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Donna Wentworth
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Ernest Miller
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About this weblog
Here we'll explore the nexus of legal rulings, Capitol Hill policy-making, technical standards development, and technological innovation that creates -- and will recreate -- the networked world as we know it. Among the topics we'll touch on: intellectual property conflicts, technical architecture and innovation, the evolution of copyright, private vs. public interests in Net policy-making, lobbying and the law, and more.

Disclaimer: the opinions expressed in this weblog are those of the authors and not of their respective institutions.

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Copyfight

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April 20, 2004

Bad Faith Fair Use

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Posted by Jason Schultz

The Second Circuit Court of appeals today issued a ruling that republication on the Internet of quotes from an illegally acquired seminar manual can still be fair use, despite the fact that they were acquired in bad faith. The Court held that while good/bad faith does factor into the equation, the overall issue of transformation is what is most important to deciding what is fair and what isn't.

While the majority opinion will only hold interest for the true lawgeeks in the audience, I recommend reading Judge Dennis Jacob's concurring opinion which contains many spirited exhibitions on fair use, including this gem:

"Fair use is not a doctrine that exists by sufferance, or that is earned by good works and clean morals; it is a right--codified in § 107 and recognized since shortly after the Statute of Anne--that is “necessary to fulfill copyright’s very purpose, ‘[t]o promote the Progress of science and the useful arts . . . .’”

Comments (6) + TrackBacks (0) | Category: IP Use


COMMENTS

1. Barry Ritholtz on April 21, 2004 7:20 AM writes...

Nice find . . .

Were they (the music industry) actually that stupid to argue a "bad faith" element to fair usage?

Consider the irony of the concurrence if that were so: What would happen to copyrights if we imposed a doctrine of clean hands on top of the basic property right?

Consider all of the record labels past dealings (payola, MAP pricing, egregious contracts,price fixing, anti-competitive actions, etc.).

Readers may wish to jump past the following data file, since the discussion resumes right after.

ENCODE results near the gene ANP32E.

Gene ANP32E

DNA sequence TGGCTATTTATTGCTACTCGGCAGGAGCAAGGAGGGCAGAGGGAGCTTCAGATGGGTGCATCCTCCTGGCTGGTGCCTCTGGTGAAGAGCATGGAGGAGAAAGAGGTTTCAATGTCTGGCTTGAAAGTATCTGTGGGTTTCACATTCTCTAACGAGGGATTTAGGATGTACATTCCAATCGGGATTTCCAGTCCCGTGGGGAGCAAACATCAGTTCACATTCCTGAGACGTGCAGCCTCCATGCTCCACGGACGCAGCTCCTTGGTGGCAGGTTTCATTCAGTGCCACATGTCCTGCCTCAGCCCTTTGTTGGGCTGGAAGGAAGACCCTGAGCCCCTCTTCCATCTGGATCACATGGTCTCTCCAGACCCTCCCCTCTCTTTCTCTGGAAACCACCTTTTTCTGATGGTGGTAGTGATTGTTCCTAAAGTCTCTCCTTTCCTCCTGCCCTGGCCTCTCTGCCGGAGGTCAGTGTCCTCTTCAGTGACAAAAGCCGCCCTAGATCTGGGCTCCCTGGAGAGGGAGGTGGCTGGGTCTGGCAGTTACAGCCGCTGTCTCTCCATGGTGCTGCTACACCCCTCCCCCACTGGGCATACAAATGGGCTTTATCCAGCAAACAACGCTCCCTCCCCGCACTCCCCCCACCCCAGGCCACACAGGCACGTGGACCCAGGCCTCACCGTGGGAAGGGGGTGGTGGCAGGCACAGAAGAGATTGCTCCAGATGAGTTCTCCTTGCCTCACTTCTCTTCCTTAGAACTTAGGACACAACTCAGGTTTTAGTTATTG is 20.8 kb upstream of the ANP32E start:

They'd better hope there is no good faith component . . .

Permalink to Comment

2. Nick Douglas on April 21, 2004 8:28 AM writes...

Does this mean that even if I could feasibly get material from a non-infringing source, it's okay to get it from an infringing source for my fair use (for now ignoring the issue of whether the act of acquiring it was still illegal)?

Permalink to Comment

3. Jason Schultz on April 21, 2004 10:09 AM writes...

The majority opinion says that good/bad faith is a part of the analysis, just not a big one. So, yes, it does matter, but if you make a transformative use (like a critique or parody), the transofrmation wil likely trump any bad faith finding and it will still be fair use.

Oh, and BTW, there is an unclean hands doctrine in copyright law.

Permalink to Comment

4. Creighton Frommer on April 21, 2004 11:50 AM writes...

This decision should also further support news article, review, and commentary authors discussing DMCA and other copyright violations.

Where the actual substance of an alleged infringing workaround (DeCSS) or alleged infringed copyright (Microsoft's published source code) should be excerpted to add quality to the discussion, the author would not feel as threatened by the original author based on the alleged infringer's intentions.

Permalink to Comment

5. Matt Perkins on April 22, 2004 8:46 AM writes...

What am I doing wrong? I get a 'cannot connect to server' error, even when I go through the www.ca2.uscourts.gov site.

Is there a mirror ... ?
--matt

Permalink to Comment

6. Jordan on July 6, 2004 2:31 AM writes...

Don't forget about security. Secureroot.org

Permalink to Comment


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